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Book Review: Under A Starry Sky by Laura Kemp

One summer to change her life…

Wanda Williams has always dreamed of leaving her wellies behind her and travelling the world! Yet every time she comes close to following her heart, life always seems to get in the way.

So, when her mother ends up in hospital and her sister finds out she’s pregnant with twins, Wanda knows that only she can save the crumbling campsite at the family farm.

Together with her friends in the village, she sets about sprucing up the site, mowing the fields, replanting the allotment and baking homemade goodies for the campers.

But when a long-lost face from her past turns up, Wanda’s world is turned upside-down. And under a starry sky, anything can happen…

 

I have to be honest, this is not the kind of book I usually read. I am normally more of a crime/mystery/scfi kind of person.

All that said, I loved this book and read it from start to finish in one 7 hour stint!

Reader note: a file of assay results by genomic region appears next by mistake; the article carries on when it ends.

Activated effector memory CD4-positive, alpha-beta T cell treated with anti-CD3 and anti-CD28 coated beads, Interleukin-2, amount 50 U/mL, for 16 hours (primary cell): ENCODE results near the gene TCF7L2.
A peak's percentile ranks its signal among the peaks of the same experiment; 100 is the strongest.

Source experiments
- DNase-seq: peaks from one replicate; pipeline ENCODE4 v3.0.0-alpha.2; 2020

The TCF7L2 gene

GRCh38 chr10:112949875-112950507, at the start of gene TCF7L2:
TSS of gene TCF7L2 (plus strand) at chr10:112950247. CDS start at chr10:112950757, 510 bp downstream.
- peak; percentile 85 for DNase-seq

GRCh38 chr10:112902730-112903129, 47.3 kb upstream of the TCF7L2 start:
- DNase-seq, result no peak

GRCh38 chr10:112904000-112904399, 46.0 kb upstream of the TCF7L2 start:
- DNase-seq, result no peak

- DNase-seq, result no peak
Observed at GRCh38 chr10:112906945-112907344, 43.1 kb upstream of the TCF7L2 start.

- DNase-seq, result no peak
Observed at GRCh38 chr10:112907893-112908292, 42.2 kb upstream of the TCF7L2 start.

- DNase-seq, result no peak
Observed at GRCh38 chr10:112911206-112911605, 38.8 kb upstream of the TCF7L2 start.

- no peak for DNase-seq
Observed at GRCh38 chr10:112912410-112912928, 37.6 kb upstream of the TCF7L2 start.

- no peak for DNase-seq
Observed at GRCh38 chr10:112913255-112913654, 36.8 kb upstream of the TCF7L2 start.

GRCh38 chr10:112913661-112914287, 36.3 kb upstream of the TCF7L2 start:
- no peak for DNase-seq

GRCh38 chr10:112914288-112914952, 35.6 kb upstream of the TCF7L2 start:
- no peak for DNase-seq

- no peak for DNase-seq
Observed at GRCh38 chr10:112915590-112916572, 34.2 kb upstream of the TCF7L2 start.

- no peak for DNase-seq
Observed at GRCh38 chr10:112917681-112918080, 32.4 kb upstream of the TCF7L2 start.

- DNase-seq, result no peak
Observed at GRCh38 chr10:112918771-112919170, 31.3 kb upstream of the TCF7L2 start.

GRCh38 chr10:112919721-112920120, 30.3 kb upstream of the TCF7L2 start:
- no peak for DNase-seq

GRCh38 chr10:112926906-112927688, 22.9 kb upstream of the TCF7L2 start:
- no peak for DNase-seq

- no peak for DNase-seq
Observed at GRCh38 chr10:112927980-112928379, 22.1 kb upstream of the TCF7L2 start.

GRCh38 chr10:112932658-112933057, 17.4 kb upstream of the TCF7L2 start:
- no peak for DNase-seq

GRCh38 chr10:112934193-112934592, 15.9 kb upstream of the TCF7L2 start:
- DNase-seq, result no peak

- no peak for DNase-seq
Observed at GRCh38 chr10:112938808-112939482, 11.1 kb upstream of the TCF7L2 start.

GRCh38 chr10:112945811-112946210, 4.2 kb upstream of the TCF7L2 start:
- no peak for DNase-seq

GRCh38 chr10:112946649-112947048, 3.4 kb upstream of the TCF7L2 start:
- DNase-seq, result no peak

The story follows Wanda Williams, a girl who has always dreamed of travelling but has never managed to leave due to family constraints.

I found the characters exceedingly well developed and I formed very clear images of them in my mind.

On several occasions, I found myself getting choked up or laughing out loud.

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Novel Kicks Fiction Friday: Freaky Friday

It’s Friday which means it’s time to start writing some fiction.

Fiction Friday is our weekly writing prompt.

The aim is to write for a minimum of five minutes and then keep going for as long as you can.

Once you’ve finished, don’t edit, just post in the comments box below.

 

Today’s Prompt: Freaky Friday

You have a chance encounter with the person you envied in school. You have always wanted to know what it was like to be them.

When you wake up the following day, you discover you and this person have swapped bodies. They are now you, you are now them.